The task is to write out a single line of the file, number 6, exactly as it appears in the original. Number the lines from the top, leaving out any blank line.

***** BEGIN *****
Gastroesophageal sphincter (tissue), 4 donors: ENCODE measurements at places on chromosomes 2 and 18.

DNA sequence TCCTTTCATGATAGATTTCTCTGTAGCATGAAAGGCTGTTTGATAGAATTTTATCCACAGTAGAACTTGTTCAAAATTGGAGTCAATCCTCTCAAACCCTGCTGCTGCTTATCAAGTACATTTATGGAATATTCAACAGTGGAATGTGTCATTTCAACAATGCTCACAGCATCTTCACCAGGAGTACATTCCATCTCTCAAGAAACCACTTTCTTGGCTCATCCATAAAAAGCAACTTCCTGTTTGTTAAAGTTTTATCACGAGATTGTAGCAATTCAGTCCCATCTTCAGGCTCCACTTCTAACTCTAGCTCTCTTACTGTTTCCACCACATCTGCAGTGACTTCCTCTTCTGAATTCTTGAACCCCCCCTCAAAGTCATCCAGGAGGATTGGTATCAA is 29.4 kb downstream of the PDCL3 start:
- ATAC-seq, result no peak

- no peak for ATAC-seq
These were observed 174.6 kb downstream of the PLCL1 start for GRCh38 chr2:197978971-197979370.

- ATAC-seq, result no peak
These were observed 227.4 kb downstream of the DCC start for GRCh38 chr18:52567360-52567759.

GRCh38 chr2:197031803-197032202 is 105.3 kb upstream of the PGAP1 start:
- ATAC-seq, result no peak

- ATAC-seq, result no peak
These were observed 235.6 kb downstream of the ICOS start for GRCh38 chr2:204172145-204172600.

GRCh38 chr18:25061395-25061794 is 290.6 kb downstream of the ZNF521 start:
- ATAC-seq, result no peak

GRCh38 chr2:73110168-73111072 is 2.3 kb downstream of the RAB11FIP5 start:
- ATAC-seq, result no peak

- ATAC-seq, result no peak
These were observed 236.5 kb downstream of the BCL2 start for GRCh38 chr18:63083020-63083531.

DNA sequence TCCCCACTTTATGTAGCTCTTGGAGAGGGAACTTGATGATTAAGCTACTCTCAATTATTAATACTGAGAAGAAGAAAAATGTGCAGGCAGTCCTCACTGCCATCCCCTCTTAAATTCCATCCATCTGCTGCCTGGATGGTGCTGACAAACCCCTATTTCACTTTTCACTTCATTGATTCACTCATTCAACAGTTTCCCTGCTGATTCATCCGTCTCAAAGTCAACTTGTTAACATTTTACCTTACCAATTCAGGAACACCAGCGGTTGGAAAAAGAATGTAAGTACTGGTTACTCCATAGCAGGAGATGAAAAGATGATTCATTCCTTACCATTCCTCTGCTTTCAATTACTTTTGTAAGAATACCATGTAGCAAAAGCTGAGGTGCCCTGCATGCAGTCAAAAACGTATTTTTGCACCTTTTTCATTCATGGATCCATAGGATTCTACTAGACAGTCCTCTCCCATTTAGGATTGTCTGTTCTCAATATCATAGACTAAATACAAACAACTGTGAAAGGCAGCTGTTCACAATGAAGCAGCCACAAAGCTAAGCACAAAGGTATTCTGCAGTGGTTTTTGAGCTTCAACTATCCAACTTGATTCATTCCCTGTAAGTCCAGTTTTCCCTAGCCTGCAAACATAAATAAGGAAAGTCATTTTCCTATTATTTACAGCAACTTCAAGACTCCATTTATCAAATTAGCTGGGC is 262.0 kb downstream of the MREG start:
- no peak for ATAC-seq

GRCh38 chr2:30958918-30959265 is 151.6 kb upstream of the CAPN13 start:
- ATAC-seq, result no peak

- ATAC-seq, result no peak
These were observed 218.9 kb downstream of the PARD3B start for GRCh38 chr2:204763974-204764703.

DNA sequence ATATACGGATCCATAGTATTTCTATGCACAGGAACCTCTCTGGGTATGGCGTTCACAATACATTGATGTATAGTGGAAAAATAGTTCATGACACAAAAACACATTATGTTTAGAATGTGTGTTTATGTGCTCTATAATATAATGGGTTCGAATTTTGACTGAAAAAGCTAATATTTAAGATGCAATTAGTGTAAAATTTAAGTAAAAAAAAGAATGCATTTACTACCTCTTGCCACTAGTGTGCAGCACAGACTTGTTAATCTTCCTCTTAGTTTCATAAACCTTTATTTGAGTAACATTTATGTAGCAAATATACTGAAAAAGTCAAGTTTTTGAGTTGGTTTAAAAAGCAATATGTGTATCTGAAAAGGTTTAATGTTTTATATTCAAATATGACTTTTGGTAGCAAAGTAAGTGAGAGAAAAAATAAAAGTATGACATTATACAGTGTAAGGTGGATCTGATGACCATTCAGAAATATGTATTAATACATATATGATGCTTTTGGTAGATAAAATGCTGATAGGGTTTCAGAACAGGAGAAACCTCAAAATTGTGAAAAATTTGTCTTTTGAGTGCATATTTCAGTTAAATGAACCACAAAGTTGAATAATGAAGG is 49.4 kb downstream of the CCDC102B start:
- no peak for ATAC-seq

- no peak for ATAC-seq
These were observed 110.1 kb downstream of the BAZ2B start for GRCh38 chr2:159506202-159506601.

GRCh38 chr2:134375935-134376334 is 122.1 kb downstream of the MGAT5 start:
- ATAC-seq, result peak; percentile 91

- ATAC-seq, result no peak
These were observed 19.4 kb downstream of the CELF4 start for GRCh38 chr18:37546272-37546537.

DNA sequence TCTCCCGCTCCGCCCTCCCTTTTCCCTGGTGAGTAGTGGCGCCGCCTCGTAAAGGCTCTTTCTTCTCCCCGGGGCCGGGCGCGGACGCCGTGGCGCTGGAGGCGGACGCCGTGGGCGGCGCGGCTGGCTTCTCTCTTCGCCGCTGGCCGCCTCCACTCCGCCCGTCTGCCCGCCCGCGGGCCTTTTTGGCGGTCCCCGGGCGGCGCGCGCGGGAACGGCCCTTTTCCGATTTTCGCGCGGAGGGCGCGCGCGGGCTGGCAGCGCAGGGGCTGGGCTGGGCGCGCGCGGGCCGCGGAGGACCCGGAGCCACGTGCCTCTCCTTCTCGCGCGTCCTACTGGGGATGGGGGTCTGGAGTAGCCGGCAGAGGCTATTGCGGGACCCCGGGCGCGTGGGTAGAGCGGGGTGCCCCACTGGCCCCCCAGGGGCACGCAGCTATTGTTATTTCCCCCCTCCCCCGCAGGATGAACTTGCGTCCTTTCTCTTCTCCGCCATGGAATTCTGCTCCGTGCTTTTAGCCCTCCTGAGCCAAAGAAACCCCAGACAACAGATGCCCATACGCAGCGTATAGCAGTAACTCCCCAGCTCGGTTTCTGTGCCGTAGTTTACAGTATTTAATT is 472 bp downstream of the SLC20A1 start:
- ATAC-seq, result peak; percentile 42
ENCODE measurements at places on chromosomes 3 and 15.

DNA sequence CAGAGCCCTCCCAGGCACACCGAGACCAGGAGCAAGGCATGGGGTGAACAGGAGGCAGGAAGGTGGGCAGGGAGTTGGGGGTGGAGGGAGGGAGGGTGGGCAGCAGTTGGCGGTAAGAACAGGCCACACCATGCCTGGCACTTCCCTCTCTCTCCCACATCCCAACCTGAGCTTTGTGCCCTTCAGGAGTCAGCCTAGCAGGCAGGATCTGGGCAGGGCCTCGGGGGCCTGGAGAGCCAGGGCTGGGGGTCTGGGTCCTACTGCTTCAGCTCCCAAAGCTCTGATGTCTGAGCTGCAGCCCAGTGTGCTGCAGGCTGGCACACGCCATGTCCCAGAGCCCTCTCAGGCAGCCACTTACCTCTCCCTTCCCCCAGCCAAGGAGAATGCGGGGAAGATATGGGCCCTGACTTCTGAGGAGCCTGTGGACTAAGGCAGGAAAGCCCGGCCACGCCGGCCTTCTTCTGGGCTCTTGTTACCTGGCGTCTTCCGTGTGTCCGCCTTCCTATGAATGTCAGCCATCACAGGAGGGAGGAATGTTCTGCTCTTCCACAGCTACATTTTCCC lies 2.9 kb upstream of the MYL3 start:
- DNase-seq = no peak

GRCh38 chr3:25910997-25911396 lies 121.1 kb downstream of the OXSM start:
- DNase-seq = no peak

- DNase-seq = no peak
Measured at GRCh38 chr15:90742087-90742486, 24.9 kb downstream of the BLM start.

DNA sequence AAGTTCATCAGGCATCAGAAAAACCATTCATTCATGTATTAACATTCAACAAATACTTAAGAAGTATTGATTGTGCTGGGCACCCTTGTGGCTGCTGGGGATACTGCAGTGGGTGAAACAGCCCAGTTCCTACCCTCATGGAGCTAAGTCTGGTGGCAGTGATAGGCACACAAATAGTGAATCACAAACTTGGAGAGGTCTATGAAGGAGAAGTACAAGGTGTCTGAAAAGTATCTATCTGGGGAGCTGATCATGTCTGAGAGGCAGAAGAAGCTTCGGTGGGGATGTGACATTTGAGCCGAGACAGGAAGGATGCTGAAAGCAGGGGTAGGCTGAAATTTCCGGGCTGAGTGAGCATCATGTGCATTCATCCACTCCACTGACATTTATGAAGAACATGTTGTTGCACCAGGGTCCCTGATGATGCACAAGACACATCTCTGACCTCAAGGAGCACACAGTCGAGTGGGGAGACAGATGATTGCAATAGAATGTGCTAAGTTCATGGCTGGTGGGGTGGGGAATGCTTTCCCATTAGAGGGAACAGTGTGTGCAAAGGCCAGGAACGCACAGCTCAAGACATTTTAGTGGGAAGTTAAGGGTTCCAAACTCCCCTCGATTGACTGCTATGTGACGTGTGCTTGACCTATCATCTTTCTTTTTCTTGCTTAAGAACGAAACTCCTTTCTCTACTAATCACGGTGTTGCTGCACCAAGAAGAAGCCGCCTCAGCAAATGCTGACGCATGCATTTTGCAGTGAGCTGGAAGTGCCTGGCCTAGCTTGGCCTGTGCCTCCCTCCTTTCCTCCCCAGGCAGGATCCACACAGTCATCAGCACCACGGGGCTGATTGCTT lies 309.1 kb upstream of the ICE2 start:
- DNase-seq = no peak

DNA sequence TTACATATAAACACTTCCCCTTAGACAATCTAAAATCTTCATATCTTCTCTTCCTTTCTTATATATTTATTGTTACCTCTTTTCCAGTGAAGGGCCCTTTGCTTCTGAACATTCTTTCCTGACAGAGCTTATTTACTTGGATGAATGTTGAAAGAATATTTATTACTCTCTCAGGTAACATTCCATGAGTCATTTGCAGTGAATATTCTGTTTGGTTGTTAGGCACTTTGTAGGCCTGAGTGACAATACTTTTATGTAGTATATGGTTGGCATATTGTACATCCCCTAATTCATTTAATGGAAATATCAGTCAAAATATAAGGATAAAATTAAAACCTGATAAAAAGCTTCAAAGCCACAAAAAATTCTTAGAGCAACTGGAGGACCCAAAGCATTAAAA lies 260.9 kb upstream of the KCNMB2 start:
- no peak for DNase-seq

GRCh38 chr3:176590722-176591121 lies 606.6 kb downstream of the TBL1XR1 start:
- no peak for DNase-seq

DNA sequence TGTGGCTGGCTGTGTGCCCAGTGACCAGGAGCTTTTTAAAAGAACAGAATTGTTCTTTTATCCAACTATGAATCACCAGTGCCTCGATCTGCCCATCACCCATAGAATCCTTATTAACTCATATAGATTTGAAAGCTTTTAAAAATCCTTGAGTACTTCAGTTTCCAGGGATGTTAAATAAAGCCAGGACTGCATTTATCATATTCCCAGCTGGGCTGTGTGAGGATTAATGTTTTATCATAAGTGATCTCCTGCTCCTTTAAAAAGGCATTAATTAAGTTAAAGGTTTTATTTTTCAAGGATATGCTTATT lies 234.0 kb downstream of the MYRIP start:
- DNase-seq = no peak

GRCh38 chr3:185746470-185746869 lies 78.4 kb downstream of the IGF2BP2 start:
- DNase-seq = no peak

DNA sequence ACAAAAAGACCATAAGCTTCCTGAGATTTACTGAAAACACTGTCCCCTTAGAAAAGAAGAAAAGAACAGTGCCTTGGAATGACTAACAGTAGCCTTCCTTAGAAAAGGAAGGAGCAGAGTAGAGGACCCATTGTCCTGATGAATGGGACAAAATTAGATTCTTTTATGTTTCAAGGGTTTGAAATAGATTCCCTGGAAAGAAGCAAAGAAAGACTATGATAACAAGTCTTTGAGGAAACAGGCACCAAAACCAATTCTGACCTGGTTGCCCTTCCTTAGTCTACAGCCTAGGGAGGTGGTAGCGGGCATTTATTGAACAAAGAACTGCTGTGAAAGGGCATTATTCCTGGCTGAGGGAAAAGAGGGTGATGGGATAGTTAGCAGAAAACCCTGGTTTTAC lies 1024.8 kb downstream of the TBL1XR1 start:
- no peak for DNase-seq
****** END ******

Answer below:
- ATAC-seq, result no peak